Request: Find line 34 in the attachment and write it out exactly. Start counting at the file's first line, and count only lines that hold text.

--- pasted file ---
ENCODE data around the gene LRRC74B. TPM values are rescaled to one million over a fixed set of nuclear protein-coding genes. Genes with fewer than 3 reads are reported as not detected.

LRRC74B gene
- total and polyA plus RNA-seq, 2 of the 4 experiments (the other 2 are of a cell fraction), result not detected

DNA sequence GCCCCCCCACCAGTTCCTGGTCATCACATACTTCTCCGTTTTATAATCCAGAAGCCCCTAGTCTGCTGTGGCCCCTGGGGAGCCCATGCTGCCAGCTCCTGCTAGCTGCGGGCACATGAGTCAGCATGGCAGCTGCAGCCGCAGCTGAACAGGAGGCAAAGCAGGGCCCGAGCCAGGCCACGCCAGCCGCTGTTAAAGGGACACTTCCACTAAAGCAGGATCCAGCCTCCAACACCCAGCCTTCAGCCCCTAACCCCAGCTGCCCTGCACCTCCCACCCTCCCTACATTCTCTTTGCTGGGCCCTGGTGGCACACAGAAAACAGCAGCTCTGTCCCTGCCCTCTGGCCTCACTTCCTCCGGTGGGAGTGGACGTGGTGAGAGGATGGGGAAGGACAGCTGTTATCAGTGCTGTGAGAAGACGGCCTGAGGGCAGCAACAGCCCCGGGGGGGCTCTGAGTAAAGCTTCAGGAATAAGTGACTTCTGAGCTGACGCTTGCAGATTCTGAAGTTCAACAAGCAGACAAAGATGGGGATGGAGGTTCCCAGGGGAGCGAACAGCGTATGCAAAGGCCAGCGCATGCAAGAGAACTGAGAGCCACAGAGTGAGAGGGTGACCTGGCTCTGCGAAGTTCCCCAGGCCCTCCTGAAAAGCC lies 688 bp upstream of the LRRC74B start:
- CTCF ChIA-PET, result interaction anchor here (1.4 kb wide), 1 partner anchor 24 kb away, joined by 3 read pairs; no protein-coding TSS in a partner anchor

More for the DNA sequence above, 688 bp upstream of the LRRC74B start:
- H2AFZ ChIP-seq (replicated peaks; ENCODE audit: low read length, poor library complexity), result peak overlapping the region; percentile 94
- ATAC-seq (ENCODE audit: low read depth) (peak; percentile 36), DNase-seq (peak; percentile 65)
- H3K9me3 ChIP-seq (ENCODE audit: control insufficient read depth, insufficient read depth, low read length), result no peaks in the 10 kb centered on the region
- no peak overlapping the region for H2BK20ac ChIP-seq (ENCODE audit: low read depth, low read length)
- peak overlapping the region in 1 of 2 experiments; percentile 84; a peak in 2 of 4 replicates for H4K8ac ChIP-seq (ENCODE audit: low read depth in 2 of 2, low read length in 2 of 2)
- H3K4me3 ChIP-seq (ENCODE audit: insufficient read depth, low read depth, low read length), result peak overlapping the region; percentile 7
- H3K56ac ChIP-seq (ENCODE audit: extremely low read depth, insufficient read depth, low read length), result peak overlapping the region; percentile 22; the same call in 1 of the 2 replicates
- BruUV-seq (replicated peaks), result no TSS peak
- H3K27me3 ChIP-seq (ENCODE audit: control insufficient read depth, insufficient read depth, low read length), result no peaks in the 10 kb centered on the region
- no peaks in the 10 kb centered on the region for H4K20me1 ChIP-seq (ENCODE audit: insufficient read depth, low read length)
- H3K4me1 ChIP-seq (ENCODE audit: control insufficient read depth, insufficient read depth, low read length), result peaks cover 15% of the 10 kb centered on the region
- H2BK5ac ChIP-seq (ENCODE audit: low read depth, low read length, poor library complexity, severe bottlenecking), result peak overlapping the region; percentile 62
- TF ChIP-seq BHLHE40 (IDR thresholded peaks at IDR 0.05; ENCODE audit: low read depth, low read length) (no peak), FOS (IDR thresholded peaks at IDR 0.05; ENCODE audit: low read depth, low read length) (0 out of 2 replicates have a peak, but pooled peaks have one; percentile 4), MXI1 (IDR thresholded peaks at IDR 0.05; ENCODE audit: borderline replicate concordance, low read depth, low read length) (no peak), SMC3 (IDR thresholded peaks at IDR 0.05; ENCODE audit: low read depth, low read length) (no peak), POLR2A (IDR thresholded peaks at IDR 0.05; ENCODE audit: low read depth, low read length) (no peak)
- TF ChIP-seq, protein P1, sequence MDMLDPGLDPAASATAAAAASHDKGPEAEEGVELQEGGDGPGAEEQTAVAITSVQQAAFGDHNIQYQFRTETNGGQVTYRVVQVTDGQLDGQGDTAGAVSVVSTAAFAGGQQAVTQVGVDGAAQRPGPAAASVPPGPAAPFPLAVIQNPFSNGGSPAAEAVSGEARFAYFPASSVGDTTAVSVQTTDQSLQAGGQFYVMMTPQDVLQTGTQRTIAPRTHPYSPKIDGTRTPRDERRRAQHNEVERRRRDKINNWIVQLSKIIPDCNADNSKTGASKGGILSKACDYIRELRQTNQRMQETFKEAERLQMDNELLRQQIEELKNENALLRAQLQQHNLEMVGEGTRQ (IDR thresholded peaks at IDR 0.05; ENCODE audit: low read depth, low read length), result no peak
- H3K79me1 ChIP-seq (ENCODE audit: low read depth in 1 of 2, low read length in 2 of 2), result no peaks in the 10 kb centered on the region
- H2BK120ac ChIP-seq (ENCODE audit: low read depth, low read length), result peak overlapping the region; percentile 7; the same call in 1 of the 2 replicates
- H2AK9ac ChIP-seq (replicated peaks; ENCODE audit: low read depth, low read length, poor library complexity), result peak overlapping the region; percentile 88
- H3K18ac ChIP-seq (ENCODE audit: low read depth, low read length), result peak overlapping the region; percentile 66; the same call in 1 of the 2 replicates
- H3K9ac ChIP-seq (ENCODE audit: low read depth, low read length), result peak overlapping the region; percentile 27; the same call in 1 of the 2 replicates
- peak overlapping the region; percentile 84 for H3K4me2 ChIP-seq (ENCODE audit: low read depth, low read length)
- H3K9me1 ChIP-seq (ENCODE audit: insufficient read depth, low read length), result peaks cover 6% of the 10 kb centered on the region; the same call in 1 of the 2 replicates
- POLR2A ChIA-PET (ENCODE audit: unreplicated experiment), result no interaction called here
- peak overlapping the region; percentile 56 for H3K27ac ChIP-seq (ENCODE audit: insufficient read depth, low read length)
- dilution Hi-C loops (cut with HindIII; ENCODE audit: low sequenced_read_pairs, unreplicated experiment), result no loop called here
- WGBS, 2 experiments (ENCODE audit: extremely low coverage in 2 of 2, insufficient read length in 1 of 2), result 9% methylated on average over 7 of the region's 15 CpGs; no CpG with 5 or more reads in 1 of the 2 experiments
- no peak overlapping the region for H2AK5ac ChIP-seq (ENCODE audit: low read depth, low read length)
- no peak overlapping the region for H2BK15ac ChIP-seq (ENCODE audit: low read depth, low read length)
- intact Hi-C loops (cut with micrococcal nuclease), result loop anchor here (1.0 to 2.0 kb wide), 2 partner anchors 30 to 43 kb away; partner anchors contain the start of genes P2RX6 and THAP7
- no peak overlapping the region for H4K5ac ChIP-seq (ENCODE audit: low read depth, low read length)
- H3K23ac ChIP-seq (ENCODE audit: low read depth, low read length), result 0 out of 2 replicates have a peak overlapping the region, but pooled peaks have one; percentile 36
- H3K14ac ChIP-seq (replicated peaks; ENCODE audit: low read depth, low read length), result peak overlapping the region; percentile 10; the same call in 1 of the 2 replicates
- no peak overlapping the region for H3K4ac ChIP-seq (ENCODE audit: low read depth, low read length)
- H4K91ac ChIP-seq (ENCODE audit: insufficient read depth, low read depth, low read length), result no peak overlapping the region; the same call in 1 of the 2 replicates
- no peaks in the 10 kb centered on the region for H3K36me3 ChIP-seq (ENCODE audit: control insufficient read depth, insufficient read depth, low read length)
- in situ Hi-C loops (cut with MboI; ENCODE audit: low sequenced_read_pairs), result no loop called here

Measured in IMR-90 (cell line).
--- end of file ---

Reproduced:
- intact Hi-C loops (cut with micrococcal nuclease), result loop anchor here (1.0 to 2.0 kb wide), 2 partner anchors 30 to 43 kb away; partner anchors contain the start of genes P2RX6 and THAP7